Despite recently suffering massive data breaches themselves, representatives from Sony and Epsilon have thrown their support behind a new piece of legislation that would enact stricter, more sweeping data security measures, the Associated Press reports.
Under the proposed bill, companies affected by data breaches would be required to notify the individuals whom potentially had their personal information accessed or stolen. This legislation seeks to unify the 47 individual data breach notification laws currently in use throughout the country.
Speaking before a House Commerce subcommittee, executives from both companies stated their support for the new measure, the report stated.
"Laws – and common sense – provide for companies to investigate breaches, gather the facts, and then report data losses publicly," said Tim Schaaf, president of Sony Network Entertainment International.
While both the companies suffered huge data security failures, Sony's actions following the breach have been under intense scrutiny. Many have criticized the electronics giant for failing to notify affected individuals promptly of the breach, which may have exposed personal information of more than 100 million PlayStation Network account holders.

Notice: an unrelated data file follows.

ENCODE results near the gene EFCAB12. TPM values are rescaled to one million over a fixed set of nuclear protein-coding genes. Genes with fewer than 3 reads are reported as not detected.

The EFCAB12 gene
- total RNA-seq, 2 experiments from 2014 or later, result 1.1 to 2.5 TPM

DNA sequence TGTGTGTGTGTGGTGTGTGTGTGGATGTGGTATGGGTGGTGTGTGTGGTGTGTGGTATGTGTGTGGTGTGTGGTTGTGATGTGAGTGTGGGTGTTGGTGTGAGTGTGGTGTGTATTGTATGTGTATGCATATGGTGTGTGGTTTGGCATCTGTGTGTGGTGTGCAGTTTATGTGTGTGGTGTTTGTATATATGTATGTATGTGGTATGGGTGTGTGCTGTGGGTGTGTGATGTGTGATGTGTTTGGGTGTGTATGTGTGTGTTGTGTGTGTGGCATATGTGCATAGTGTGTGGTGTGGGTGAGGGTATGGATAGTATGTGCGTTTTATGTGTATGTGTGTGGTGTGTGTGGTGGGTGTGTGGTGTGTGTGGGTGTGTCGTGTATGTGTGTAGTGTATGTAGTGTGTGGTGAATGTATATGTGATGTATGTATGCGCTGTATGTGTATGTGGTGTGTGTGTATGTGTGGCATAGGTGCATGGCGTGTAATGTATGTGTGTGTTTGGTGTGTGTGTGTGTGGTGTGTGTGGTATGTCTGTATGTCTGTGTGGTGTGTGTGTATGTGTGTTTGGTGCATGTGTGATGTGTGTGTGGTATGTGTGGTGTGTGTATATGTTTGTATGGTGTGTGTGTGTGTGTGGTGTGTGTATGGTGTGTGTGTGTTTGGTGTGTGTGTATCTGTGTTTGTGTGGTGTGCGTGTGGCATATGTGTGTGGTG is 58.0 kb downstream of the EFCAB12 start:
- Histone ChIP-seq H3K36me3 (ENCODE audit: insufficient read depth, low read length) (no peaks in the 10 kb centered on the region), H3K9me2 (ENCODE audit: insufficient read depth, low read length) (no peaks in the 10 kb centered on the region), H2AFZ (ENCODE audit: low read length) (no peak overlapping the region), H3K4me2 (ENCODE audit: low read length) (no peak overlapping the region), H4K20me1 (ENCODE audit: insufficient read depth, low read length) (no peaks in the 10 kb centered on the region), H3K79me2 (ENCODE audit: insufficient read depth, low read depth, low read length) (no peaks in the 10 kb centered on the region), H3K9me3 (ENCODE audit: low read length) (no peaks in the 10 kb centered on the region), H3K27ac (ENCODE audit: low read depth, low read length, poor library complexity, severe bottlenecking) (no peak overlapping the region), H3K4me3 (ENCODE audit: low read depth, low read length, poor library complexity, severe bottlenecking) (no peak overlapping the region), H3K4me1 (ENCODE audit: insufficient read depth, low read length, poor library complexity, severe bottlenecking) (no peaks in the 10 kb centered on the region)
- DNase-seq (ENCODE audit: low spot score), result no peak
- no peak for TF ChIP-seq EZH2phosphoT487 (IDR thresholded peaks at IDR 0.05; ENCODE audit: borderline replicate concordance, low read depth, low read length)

"In effect, Sony put the burden on consumers to search for information instead of providing it to them directly," said Representative Mary Bono Mack, chair of the Subcommittee on Commerce, Manufacturing and Trade. "That cannot happen again."
While the newly proposed bill is intended to simplify data breach notifications around the country, not all are as enthusiastic about the legislation as Sony and Epsilon. David McIntosh, partner of the law firm Ropes & Gray, recently asserted that the law is not comprehensive enough, according to an eWeek report.
Because the bill would change some of the rules about what constitutes personally identifiable information, more data breaches are likely to be reported. However, this does not mean more breaches have occurred. This may cause confusion and result in more penalties for companies that suffer breaches.
However, McIntosh did assent that the bill was, overall, an improvement.